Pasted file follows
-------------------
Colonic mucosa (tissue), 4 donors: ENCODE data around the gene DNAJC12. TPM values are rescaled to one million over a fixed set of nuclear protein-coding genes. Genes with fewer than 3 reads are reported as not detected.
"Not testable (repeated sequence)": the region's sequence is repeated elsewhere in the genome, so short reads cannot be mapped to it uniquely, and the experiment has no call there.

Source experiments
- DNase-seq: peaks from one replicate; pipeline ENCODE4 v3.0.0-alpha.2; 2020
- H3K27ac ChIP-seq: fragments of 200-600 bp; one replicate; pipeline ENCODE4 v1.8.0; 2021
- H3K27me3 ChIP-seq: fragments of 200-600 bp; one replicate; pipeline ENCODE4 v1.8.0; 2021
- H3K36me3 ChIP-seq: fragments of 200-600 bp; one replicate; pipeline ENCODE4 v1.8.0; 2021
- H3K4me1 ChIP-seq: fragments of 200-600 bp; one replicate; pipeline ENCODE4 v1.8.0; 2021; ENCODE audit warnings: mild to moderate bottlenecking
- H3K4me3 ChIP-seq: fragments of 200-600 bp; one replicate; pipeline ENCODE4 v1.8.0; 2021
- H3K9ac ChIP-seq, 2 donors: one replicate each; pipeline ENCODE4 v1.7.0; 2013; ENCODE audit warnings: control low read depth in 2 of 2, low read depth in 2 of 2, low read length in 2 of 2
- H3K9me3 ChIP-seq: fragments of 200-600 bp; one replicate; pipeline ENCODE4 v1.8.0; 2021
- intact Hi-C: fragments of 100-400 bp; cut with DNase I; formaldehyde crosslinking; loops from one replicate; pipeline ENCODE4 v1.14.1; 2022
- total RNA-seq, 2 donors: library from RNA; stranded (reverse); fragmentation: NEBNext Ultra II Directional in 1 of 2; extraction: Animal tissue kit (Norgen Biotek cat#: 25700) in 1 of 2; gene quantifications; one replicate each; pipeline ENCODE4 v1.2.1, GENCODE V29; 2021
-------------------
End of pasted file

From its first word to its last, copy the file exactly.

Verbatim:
Colonic mucosa (tissue), 4 donors: ENCODE data around the gene DNAJC12. TPM values are rescaled to one million over a fixed set of nuclear protein-coding genes. Genes with fewer than 3 reads are reported as not detected.
"Not testable (repeated sequence)": the region's sequence is repeated elsewhere in the genome, so short reads cannot be mapped to it uniquely, and the experiment has no call there.

Source experiments
- DNase-seq: peaks from one replicate; pipeline ENCODE4 v3.0.0-alpha.2; 2020
- H3K27ac ChIP-seq: fragments of 200-600 bp; one replicate; pipeline ENCODE4 v1.8.0; 2021
- H3K27me3 ChIP-seq: fragments of 200-600 bp; one replicate; pipeline ENCODE4 v1.8.0; 2021
- H3K36me3 ChIP-seq: fragments of 200-600 bp; one replicate; pipeline ENCODE4 v1.8.0; 2021
- H3K4me1 ChIP-seq: fragments of 200-600 bp; one replicate; pipeline ENCODE4 v1.8.0; 2021; ENCODE audit warnings: mild to moderate bottlenecking
- H3K4me3 ChIP-seq: fragments of 200-600 bp; one replicate; pipeline ENCODE4 v1.8.0; 2021
- H3K9ac ChIP-seq, 2 donors: one replicate each; pipeline ENCODE4 v1.7.0; 2013; ENCODE audit warnings: control low read depth in 2 of 2, low read depth in 2 of 2, low read length in 2 of 2
- H3K9me3 ChIP-seq: fragments of 200-600 bp; one replicate; pipeline ENCODE4 v1.8.0; 2021
- intact Hi-C: fragments of 100-400 bp; cut with DNase I; formaldehyde crosslinking; loops from one replicate; pipeline ENCODE4 v1.14.1; 2022
- total RNA-seq, 2 donors: library from RNA; stranded (reverse); fragmentation: NEBNext Ultra II Directional in 1 of 2; extraction: Animal tissue kit (Norgen Biotek cat#: 25700) in 1 of 2; gene quantifications; one replicate each; pipeline ENCODE4 v1.2.1, GENCODE V29; 2021